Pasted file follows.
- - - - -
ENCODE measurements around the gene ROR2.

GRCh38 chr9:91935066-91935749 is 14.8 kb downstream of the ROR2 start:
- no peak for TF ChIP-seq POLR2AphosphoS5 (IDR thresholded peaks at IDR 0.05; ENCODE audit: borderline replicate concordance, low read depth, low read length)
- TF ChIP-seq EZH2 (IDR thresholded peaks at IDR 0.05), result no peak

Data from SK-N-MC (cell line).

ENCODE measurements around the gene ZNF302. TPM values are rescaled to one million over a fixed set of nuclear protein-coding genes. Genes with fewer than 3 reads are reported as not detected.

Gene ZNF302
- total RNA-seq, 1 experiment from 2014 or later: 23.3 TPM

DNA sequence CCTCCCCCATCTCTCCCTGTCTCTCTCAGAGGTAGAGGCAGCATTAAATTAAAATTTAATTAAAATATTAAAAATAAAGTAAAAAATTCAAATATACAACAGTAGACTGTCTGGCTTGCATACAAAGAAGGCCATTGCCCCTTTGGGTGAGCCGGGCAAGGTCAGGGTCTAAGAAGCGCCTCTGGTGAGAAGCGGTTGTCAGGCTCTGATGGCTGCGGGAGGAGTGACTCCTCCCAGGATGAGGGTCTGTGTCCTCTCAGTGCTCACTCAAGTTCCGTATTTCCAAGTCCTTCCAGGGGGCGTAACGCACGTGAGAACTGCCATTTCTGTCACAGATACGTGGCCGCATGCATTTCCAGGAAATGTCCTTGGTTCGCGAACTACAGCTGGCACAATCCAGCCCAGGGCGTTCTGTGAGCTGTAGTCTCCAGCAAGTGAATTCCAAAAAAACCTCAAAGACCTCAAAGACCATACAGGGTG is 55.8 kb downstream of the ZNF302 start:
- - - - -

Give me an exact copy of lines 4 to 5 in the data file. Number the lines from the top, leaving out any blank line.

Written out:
- TF ChIP-seq EZH2 (IDR thresholded peaks at IDR 0.05), result no peak

Data from SK-N-MC (cell line).